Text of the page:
One of the things that Tom and I did as we nurtured several initiatives inside SRG was to really think carefully: How does this organization succeed in the best way? We weren’t trying to build an empire inside SRG. We could have thought to ourselves, “Oh, it would be better to have SRG always running Brilliant on the Basics in terms of fundraising,” or “It would be really fun to be the bosses of Public Radio Exchange.” Or, “We want to be in charge of the business that has become Public Media Company because we know that, among other things, it would make our organization larger.” … But in the end, it was more satisfying and more fun to say, what thrives inside the Station Resource Group and what thrives outside the Station Resource Group? And where does SRG thrive by having partnerships — clearly SRG and another partner. I don’t know if you call it the business model, but it’s been what has guided our thinking.
Current: With such longevity as an organization, how do you feel SRG evolved over time?
Thomas: We’ve always felt that there’s an advocacy role — on behalf of the station community with national organizations within public media and on behalf of public media with external constituencies of philanthropists, the federal government and others. That’s important, to speak with an authentic, fact-based narrative of what’s happening in the field, what its needs are and what’s the best public policy for those who want to support it. The details of that advocacy — what issues we are pursuing, what venue has important opportunities — those are the things that shift from moment to moment.
We’ve always felt that there is an element in SRG’s work of strengthening the effectiveness, competency, capacity and scale of stations in situationally appropriate ways. Staying mindful that there will always be differences among stations, we have looked for common needs, transportable skills, and moments when there is a shared sense of opportunity — or risk — and urgency. By seizing those moments, by being where station leaders are engaged and moving, we have helped people move forward, not just incrementally, but in large and enduring ways.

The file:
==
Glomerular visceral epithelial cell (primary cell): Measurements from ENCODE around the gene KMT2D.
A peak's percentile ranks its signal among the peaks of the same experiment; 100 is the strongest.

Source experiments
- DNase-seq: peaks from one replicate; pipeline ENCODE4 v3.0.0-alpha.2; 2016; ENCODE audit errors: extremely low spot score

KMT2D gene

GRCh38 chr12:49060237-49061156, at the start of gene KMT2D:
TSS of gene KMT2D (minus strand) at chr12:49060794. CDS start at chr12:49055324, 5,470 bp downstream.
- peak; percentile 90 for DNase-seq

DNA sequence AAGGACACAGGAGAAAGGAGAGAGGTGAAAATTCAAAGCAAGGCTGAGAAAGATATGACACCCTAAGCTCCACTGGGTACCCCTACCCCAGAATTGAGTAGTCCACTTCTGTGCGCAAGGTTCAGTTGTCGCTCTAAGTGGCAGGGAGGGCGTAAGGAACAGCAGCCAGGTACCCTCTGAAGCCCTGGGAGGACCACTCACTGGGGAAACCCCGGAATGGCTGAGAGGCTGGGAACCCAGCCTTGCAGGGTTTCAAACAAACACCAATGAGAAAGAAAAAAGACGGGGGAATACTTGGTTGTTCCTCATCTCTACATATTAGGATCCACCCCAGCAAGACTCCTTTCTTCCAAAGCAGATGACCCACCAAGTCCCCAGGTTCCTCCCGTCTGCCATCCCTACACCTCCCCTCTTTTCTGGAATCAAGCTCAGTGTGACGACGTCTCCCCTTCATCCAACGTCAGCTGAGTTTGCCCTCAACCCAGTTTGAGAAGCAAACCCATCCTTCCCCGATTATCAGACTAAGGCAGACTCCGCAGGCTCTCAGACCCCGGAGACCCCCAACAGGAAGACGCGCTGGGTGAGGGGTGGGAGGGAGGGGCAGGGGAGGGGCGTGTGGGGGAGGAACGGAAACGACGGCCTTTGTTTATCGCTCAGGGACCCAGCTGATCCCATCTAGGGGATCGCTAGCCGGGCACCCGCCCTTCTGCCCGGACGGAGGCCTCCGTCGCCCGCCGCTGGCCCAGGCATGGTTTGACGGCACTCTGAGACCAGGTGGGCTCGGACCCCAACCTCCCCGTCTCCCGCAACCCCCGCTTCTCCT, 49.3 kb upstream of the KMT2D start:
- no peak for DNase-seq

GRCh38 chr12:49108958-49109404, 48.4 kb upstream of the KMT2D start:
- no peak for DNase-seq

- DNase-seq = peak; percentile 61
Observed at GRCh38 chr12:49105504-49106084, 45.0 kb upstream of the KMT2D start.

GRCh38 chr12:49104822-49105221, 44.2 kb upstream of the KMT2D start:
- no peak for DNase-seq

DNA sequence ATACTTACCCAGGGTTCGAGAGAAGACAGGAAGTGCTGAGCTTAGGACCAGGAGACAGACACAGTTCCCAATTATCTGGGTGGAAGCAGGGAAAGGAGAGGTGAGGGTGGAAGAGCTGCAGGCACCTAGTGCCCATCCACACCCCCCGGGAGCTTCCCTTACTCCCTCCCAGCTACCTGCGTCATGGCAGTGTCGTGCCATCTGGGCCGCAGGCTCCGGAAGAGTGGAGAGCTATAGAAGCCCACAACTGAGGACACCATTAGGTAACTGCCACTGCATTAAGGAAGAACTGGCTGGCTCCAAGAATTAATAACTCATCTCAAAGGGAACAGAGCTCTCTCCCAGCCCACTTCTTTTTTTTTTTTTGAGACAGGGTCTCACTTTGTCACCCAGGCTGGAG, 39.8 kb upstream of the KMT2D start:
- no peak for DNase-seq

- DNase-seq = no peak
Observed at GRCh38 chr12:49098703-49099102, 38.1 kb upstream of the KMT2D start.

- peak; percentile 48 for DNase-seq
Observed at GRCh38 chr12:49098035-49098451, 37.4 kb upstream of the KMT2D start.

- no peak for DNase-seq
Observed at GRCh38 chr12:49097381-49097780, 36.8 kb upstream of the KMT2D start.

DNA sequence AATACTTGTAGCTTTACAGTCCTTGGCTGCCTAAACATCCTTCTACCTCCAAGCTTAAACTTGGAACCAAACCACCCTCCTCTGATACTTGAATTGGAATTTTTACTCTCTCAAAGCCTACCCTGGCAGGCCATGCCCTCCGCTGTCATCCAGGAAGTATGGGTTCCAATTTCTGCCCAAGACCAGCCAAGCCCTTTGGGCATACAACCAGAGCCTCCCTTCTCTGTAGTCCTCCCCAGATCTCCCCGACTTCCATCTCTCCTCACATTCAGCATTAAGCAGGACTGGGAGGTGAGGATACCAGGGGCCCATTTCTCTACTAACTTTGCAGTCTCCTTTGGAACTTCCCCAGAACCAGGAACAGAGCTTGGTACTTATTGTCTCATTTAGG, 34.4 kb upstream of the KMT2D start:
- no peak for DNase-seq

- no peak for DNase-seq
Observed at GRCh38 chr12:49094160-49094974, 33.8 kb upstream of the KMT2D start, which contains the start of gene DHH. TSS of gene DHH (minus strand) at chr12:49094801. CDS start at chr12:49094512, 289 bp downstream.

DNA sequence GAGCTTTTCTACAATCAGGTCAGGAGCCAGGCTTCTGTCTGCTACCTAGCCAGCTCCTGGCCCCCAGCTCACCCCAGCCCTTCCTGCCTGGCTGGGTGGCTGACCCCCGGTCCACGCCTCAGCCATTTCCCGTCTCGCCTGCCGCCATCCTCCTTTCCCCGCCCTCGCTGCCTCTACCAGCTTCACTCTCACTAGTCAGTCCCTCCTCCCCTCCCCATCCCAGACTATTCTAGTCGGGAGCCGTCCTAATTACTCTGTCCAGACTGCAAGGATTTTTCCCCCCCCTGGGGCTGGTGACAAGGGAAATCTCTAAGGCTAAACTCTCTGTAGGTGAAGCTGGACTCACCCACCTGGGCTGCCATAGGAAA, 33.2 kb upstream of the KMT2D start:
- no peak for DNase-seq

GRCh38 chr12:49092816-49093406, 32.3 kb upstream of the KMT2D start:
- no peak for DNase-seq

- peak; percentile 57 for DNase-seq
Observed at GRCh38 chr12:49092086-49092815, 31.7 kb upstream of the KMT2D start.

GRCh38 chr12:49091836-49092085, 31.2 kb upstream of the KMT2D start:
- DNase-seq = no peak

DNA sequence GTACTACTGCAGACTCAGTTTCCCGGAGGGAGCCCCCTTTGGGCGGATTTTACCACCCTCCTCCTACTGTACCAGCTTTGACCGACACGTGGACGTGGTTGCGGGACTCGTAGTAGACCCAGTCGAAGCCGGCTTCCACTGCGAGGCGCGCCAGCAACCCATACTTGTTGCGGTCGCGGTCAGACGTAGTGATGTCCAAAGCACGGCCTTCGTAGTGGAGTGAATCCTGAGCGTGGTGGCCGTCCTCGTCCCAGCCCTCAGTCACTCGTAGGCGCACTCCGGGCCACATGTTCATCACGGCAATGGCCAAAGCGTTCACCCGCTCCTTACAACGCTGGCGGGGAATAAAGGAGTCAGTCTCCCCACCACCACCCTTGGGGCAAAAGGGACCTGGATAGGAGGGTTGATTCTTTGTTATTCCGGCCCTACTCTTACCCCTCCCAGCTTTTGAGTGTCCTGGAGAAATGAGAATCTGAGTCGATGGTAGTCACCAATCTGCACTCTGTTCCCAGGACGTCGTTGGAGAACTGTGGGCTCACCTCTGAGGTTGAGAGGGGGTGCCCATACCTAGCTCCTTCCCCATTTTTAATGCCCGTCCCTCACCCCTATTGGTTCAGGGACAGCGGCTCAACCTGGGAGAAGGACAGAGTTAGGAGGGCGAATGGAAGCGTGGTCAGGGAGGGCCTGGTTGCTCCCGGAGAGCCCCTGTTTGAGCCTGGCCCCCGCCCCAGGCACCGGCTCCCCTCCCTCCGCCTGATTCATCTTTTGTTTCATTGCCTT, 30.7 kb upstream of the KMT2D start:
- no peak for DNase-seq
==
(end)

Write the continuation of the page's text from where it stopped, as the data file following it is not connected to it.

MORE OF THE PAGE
Sometimes that’s focused on moving forward in the ability to raise money. In the mid-’90s, when Newt Gingrich was beating his chest about taking us on a glide path to zero, we felt like one of the most important things we could do was build financial strength, both at the basic membership level, but also some of the first initiatives in the field towards major gifts. But then there’s a time to hand that off, and Greater Public was beginning to rise up. So, “You guys take that, we’ll move on and work in some other areas.”
And the early days of digital — what’s this mean? How do we even know what we’re doing? Who are the right people to be listening to? … We can play a role there. Are we going to be the experts in digital forever? No, of course not. But getting around a turning point, helping people step up in that space — very important.
We’ve had probably three passes in the area of diversity, where there’s a moment in time where the wheel seems to lend itself towards that as it turns. And we say, we’ll seize that opportunity. If there’s emotion and energy around that, turn it in as constructive a way as possible and move as far as you can knowing that that moment will probably pass. We’re in such a moment now, and we have sought to seize those opportunities.
By having the flexibility to do these kinds of pivots, it keeps SRG where the issues are most important, in opportunistic places in which we can make an impact, but also have a continuity that runs through all of it of a sense of higher purpose, of serving both individuals and serving communities, of keeping the sense of integrity and trust of what we do as a field in the forefront. … We put a lot of effort into editorial integrity for several years with partners in public television and created a Public Media Code of Integrity that over 300 public media licensees have endorsed and from time to time find very helpful to pull up and say, “This is what we do here and what we don’t do here, and here’s why.” So those things are important.